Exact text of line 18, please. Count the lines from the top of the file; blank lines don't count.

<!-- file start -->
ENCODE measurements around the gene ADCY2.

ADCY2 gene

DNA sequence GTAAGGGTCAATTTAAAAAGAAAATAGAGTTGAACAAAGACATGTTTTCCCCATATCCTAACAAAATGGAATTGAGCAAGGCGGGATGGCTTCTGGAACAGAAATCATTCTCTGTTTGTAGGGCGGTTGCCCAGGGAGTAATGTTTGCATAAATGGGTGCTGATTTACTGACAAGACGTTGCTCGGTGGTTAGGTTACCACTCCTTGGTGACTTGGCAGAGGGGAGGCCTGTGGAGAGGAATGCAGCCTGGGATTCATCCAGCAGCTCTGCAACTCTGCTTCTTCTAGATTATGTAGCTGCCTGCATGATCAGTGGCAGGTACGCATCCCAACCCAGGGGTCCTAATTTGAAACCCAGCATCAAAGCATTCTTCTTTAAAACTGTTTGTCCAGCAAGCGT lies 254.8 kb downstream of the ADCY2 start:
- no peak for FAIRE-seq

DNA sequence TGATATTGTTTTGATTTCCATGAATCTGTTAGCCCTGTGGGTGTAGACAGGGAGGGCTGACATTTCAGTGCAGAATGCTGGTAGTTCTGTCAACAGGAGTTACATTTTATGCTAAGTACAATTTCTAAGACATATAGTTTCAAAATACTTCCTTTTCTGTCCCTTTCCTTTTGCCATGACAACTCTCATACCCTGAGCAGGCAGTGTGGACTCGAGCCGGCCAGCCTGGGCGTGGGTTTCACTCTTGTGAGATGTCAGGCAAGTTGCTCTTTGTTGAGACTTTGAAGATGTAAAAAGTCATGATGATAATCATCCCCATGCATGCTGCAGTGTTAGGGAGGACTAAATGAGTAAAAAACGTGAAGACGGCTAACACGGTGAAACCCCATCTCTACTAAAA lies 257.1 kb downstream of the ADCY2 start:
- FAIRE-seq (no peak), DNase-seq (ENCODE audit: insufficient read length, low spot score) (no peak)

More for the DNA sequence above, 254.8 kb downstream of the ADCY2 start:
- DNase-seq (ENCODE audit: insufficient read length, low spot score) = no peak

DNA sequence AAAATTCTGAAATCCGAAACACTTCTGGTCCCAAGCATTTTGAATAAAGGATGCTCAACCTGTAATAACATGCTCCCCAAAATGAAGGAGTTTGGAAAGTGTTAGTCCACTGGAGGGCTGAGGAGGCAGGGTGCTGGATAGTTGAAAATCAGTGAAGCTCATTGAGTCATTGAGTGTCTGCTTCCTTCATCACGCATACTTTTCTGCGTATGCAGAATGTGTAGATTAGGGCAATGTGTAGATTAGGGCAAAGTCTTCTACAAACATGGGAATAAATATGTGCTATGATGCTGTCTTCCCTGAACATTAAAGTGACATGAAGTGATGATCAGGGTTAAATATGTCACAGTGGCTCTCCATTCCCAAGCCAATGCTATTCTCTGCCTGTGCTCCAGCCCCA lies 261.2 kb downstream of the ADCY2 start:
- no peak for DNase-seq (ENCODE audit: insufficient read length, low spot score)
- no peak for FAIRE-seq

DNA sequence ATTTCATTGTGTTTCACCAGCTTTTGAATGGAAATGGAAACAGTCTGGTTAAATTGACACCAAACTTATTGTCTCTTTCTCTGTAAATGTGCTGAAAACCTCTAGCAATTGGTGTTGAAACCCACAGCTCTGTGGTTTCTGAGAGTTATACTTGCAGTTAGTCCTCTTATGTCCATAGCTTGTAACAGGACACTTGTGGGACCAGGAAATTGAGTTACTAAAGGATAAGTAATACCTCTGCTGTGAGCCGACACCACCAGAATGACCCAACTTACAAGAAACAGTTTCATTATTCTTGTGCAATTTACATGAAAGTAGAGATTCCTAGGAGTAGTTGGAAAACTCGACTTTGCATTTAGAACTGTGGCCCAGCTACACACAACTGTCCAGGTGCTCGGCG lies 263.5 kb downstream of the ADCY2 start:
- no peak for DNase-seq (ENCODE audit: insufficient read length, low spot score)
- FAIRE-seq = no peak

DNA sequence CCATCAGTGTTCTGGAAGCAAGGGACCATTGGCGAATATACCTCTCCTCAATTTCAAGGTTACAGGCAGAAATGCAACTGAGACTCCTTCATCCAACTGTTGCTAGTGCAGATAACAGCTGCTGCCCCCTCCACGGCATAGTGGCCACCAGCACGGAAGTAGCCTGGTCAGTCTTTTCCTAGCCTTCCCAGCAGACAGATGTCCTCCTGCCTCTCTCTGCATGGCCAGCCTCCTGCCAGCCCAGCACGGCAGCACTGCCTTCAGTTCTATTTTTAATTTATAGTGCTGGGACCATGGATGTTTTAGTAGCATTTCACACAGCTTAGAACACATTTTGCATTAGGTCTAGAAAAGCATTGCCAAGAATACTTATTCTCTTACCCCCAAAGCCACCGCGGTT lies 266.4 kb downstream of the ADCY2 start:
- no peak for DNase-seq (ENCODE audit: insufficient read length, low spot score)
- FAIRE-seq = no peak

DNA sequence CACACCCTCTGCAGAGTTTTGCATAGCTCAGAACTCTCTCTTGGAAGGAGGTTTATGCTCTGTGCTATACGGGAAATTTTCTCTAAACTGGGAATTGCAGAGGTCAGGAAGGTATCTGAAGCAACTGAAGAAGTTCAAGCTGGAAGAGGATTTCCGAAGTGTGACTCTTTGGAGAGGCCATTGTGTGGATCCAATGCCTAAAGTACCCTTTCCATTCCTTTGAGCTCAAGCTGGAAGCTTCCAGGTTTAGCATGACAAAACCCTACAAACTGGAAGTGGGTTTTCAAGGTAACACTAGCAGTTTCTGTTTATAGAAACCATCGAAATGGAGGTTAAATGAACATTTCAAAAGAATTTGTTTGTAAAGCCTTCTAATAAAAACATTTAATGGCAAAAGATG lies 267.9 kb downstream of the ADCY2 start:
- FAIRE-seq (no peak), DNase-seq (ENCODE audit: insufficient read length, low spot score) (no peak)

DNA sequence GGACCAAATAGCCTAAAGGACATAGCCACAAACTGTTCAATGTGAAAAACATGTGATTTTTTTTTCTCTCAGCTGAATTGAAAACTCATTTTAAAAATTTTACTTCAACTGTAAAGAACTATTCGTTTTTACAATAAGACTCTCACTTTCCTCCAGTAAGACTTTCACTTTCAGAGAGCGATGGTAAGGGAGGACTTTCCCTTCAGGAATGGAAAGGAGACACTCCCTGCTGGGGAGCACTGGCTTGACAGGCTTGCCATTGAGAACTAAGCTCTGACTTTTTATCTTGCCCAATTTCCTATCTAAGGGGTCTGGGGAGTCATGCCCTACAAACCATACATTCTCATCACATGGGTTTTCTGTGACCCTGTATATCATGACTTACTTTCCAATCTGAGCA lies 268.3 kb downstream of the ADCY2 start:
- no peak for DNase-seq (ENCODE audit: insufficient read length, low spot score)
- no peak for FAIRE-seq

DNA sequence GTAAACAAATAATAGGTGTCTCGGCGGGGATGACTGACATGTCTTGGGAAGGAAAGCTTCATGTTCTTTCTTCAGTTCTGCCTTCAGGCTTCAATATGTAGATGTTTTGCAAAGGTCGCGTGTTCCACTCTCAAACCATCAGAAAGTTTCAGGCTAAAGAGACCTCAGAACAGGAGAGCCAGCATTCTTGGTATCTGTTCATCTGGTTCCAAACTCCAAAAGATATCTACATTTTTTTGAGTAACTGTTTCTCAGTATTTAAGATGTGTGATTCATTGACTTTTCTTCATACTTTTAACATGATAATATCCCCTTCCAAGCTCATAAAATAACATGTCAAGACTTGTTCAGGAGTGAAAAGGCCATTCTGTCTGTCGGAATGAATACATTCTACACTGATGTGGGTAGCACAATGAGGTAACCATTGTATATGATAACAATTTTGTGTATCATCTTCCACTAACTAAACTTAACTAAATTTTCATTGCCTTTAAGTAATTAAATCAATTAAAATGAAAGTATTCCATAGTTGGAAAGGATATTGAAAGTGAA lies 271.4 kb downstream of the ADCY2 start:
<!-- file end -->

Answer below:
DNA sequence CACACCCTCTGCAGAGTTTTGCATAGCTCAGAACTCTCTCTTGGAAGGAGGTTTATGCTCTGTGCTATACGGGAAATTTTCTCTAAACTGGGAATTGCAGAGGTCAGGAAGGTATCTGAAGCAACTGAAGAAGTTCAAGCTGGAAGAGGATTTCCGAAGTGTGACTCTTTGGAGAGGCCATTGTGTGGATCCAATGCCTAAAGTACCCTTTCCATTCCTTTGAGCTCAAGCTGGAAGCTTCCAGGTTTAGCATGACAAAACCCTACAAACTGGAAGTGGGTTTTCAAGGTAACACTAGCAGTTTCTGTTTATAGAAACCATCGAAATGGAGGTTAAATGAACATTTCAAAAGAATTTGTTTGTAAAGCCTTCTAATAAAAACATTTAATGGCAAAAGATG lies 267.9 kb downstream of the ADCY2 start: